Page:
It’s been many years since I owned an SLR camera – in fact, it’s been at least 28 years… So when I went to buy a camera a couple years ago and didn’t, at that point, have the cash-flow to buy a full on DSLR, I was happy to get a Canon Powershot S3 IS – something a bit more flexible than a fully automatic pocket point & shoot, with the ability to add a polarizing filter or a starlight filter, and manual mode…
Yet because it had been so long and I just couldn’t find the motive to push through the “lazy” method of shooting, it’s now been 3 years since I bought the camera and until this week, hadn’t once taken it into manual mode, let alone made use of the tripod.
Then just this weekend I felt maybe I want to go beyond my comfort zone with this thing and take advantage of the fact that though I love fireworks, last year’s attempt at shooting them using preset factory modes had failed miserable, which means I’ll actually take the time to read the user’s manual and learn how to slow down the shutter, work the f stops, do what I need to so I can come up with that one award winning shot.
This desire was locked when Christa Watson, a friend, industry colleague, and also an avid photographer, posted a challenge on her blog
What if we took this next week to really stop, think, and create a photo, instead of just snapping away? What if you only had ONE chance to take that picture? ONE shot to set up your white balance, color, lighting, and composition. The challenge is to take only one picture for the day. No over processing, no sharpening, just straight out of the camera goodness!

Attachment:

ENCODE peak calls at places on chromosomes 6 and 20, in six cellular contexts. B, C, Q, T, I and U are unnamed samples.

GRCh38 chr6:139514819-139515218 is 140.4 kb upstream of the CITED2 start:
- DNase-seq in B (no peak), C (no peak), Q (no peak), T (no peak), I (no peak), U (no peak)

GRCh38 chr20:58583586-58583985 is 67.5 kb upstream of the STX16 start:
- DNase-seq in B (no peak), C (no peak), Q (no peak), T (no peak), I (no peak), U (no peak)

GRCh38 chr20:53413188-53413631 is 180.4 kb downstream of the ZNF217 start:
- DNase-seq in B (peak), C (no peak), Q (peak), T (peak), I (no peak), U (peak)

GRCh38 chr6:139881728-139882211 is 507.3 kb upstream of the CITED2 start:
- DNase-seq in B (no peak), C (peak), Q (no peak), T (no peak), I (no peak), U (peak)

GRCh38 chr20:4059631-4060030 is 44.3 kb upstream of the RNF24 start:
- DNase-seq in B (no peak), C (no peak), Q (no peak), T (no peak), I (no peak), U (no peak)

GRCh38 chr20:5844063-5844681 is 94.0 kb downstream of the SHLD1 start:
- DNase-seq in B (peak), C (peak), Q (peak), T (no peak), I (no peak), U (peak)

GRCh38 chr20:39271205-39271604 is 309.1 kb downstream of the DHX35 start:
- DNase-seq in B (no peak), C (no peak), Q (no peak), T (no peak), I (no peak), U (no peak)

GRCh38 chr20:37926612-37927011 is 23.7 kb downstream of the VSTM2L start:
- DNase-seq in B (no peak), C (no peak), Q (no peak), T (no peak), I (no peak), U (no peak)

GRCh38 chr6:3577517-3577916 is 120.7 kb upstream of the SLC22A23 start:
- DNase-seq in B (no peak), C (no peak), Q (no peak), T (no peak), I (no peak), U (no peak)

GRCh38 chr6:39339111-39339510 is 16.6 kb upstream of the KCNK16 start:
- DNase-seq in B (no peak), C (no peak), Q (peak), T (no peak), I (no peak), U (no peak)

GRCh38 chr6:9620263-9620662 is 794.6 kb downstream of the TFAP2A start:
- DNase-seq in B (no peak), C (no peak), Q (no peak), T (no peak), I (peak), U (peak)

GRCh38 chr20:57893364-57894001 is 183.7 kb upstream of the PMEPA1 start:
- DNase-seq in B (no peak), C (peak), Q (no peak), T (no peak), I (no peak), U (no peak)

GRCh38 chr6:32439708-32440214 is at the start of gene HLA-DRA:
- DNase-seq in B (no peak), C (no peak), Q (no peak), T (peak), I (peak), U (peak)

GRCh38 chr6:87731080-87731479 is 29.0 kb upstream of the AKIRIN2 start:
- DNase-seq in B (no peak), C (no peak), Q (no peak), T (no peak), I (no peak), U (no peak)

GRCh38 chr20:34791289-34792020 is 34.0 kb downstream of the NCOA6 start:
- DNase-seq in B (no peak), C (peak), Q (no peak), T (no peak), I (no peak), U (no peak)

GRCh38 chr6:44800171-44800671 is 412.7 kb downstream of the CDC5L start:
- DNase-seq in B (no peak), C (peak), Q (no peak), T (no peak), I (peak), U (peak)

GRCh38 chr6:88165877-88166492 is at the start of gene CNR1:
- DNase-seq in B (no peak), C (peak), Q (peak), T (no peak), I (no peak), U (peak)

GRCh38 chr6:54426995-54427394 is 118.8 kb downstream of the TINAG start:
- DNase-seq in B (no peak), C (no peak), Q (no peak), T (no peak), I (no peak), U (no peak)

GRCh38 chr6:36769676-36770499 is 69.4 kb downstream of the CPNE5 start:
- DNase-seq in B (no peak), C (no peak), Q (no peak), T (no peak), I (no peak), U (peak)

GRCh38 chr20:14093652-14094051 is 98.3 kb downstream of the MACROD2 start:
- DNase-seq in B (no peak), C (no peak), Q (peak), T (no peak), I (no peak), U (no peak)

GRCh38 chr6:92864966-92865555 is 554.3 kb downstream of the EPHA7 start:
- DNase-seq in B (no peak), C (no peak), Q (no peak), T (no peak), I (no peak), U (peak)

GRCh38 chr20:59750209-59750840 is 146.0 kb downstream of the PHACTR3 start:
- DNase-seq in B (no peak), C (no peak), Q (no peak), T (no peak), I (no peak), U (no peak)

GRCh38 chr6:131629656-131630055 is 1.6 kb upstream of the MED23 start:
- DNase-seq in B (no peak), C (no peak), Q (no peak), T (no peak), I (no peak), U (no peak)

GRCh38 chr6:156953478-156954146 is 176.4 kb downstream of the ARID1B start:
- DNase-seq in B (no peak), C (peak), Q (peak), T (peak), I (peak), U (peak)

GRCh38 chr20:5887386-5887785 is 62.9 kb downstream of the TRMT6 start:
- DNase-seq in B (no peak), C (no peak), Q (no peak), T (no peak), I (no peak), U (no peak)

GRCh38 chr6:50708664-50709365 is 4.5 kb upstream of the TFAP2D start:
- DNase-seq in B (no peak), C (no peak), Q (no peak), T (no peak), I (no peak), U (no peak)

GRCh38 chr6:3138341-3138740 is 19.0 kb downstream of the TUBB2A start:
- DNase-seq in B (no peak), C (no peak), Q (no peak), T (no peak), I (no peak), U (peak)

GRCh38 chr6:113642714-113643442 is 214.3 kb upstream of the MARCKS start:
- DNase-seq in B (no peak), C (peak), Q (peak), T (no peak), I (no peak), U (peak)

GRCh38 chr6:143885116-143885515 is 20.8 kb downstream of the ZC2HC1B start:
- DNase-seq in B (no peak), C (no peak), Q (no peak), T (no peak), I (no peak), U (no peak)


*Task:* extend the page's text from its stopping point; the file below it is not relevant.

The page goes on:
Well, there’s no way I’d go THAT far, because I don’t have a full on DSLR (although a goal this year is to purchase a Digital Rebel … ) yet this was enough to solidify my desire to really put my all into the process for that fireworks shot.
To that end, I sat down tonight and busted out the manual (the digital version of course!) and after what must have been like a half hour of confusing instructions spread out here and there, I finally figured out how to set the ISO (100 for this experiment), and the exposure time (5 seconds for this test) which I’ll need from what I’ve read about getting great fireworks shots.
I then took my camera out front of my apartment and figured this would be a great test – even though I don’t live near a highway, the road here is constant with traffic about 21 hours a day…
Well here’s the results (I realized during shooting that I hadn’t set the f-stop and ended up with the camera automatically going from f 2.7 to about 3.5 depending on the shot – so next I’ll have to figure that out – I’ve read that anywhere from f4 – f8 should be right for fireworks…)